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  • Writer's pictureSamara Kitchener

Farewell Daniel Kahneman



On hearing of Nobel Laureate Daniel Kahneman’s death we have been reflecting on how much his work impacts our practices every day at House of Kitch. We think of Kahneman as one of our founding fathers; his System 1 System 2 thinking is the basis of our evidence-based approach.


In Kahneman’s book, Thinking, Fast and Slow, he examines how our brain processes information and makes decisions. Behaviour is influenced by an interaction between System 1 (Automatic/ Intuition) and System 2 (Reflective/ Rational). To effect long term behaviour change you have to impact on System 1 thinking, as this is the home of automatic, entrenched, habitual behaviour patterns. To do this, you need make an impact on the System 2 mind, as this is the home of deliberate thinking – where the initial decision to make a change in behaviour is made.


In practice, we use the following 5 Thinking Fast Communication Techniques to drive change in almost everything we do:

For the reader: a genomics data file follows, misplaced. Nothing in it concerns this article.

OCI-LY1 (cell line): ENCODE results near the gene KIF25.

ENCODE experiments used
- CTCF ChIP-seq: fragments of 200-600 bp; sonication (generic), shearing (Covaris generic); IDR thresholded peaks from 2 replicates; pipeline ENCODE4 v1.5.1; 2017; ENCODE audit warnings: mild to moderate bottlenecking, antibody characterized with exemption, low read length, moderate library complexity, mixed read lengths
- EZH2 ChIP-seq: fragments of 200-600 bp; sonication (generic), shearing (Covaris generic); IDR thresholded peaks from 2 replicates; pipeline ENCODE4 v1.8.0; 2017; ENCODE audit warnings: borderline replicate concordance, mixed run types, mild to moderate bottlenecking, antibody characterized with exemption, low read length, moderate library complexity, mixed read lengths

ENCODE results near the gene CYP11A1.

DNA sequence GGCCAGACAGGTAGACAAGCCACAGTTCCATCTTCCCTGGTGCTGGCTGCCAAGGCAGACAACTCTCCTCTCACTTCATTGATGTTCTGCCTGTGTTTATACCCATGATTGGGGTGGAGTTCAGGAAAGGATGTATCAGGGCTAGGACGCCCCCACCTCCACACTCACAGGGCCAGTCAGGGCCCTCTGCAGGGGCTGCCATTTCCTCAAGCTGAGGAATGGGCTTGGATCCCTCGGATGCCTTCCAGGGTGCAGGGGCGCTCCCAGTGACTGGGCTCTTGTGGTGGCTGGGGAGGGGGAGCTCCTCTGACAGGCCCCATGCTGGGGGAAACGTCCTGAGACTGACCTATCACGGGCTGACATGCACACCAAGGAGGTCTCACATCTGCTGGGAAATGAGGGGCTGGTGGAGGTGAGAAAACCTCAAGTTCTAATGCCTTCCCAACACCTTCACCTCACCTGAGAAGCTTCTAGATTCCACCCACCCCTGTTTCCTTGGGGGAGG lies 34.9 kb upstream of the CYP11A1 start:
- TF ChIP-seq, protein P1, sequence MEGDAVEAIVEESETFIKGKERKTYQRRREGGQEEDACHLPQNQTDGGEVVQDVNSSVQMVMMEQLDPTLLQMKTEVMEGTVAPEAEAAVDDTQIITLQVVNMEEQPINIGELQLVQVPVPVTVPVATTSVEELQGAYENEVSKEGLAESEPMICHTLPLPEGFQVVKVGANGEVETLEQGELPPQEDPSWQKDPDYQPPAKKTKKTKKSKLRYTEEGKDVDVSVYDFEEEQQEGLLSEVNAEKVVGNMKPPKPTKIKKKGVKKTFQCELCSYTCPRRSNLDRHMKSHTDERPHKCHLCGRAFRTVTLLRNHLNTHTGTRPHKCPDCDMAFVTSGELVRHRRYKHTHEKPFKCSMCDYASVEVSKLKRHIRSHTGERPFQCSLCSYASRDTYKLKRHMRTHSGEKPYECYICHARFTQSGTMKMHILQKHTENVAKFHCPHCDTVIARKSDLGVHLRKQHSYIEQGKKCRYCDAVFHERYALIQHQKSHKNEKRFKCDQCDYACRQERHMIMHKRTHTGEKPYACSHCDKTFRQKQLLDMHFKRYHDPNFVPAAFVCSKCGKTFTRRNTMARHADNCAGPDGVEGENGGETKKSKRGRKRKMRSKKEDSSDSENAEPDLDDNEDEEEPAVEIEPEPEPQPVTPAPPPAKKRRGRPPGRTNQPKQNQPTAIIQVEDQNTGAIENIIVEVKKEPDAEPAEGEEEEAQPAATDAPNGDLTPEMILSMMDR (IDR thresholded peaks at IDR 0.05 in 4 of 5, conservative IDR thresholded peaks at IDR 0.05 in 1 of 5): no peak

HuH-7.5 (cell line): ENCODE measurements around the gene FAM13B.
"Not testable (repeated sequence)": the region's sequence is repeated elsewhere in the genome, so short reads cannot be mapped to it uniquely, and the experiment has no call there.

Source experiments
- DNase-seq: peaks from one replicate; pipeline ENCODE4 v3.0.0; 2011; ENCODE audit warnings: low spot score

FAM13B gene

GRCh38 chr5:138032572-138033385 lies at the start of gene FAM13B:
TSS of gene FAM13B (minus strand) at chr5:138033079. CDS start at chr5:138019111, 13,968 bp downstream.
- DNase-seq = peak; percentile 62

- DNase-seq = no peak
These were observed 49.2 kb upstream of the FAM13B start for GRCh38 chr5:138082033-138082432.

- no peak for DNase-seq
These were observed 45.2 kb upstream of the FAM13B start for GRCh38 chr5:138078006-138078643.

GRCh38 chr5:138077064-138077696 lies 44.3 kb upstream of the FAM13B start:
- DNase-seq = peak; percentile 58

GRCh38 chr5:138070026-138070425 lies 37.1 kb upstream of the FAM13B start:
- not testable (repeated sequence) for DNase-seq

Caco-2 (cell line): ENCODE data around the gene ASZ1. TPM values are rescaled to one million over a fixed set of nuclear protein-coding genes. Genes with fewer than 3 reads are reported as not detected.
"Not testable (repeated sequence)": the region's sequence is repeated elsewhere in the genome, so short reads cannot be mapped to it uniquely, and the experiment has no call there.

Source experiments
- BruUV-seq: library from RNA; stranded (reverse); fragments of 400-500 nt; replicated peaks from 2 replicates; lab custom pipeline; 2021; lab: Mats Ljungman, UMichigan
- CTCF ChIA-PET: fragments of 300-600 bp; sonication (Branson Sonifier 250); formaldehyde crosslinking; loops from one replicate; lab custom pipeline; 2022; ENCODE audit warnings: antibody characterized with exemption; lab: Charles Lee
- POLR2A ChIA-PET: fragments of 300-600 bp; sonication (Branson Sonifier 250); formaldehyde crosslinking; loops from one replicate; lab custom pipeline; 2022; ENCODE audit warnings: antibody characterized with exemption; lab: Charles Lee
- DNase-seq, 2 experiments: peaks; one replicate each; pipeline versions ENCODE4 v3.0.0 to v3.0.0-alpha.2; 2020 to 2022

1. Speak to the gut (limbic system), not the brain

  2. Use storytelling and drive emotional connection

  3. Use simple symbols, visual and compelling effects to speak to the subconscious mind

  4. Make change attractive through reward – real or symbolic

  5. Socialise and normalise the change



I loved this podcast – recorded only last year. The key take-out was don’t get a Nobel prize too early in your career – it can be a distraction:

“A Nobel prize can make you self-conscious that everything that you have to do has to be important. There are many different ways I think in which getting a Nobel early is a bad idea. I was at a good age (68) to get it because I had some years left in my career and it made many things much easier having a Nobel, and it made the end of my career more productive and happier than it would have been otherwise.”

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